Shirtliff Lab Projects

Note: Following Professor Mark Shirtliff’s death  on July 12, 2018, his long-term research collaborator and lab manager, Dr. Janette Harro, is continuing most of the projects described on this web page. Please address all queries to Dr. Harro at This web page will be updated in due course.
Staphylococcus aureus Vaccine Development

This NIH-NIAID and DOD funded project uses the immunoproteomics approach to identify candidates specific to the planktonic and biofilm mode of growth to find a vaccine that is able to prevent all forms of Staphylococcus aureus infection. 

Vaccine Development Against Pathogens Causing Chronic Infections in Wounded Warriors

This DOD-funded project seeks to find vaccine candidates against pathogens that cause chronic biofilm infections in returning soldiers including Acinetobacter baumannii, Klebsiella pneumoniae, and Pseudomonas aeruginosa.

Host-pathogen Interactions in Chronic Infections

This NIH-NIAID project is elucidating the host response to find out how Staphylococcus aureus is able manipulate the host immune response and avoid clearance to progress from an acute infection to one that is chronic and mediated by biofilms. We are also modulating this ineffective immune response to enable the host to clear staphylococcal infections.

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Candida albicans-Staphylococcus aureus Interactions in Biofilms

The eukaryote fungus, C. albicans, and the prokaryote bacteria S. aureus interact in a biofilm mode of growth to promote systemic staphylococcal infection through physical interactions and modulation of virulence factor expression. Our research funded by the National Institutes of Health NIDCR in collaboration with Dr. Vincent Bruno at the Institute for Genomic Sciences, is directed at understanding this physical interaction as well as the proteomic changes when these two microbial species interact.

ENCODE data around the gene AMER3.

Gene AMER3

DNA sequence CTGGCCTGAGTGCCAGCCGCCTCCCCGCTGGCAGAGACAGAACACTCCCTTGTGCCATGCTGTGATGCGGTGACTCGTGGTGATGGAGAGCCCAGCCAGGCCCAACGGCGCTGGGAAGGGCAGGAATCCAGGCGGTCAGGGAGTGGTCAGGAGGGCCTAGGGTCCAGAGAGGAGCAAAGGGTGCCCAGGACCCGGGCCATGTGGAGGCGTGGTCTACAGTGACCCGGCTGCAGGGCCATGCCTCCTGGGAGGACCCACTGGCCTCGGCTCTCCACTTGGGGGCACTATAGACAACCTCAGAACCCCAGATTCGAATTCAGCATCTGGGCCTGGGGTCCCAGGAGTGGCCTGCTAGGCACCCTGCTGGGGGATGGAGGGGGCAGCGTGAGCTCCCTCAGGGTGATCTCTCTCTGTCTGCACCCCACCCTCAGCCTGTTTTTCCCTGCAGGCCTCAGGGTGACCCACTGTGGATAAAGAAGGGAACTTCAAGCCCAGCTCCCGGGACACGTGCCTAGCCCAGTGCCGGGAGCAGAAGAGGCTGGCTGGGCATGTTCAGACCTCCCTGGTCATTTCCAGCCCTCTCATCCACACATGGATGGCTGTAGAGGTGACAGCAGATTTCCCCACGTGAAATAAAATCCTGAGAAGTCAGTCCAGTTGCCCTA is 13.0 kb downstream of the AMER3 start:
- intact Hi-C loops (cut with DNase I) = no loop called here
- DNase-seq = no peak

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 Diagnostics for Biofilm Infections

Biofilms are notoriously difficult to diagnose since the small nidus of infection is often missed when tissue is extracted for culture. It is important to discern whether the infection is a localized biofilm or a free floating planktonic infection since the treatment modalities for these two forms of infections are significantly different. In particular, biofilm infections, in converse to the planktonic modes of infection, are resistant to clearance by antimicrobial agents. In order to better diagnose biofilm infections, our laboratory has developed a rapid biofilm lateral flow immunoassay that detects host antibodies generated against biofilm specific proteins in the sera as well as an in vivo diagnostic agent that is based upon labelled antibodies against biofilm specific antigens that can be injected into the host and localize at areas of biofilm infection.

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Clostridium difficile Biofilm Studies

The purpose of this project is to demonstrate that C. difficile forms a biofilm in clinical cases of pseudomembranous colitis. In addition, once we identify antigens that are recognized by the host immune response in vivo through an immunoproteomic approach, we will use these proteins as vaccine candidates for the prevention of gastrointestinal disease by C. difficile.

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 Mycobacterium tuberculosis Biofilm Studies

Advanced TB infections are remarkably hard to cure due to the presence of the microbe in a granuloma derived from host and pathogen factors. Although this form of infection should be considered a biofilm infection, nearly all of the vaccine and proteomic/transcriptomic/phenotypic studies have used the free floating or planktonic mode of growth model. Therefore, our goal is to analyze the host response and proteomic nature of M. tuberculosis in a biofilm mode of growth.

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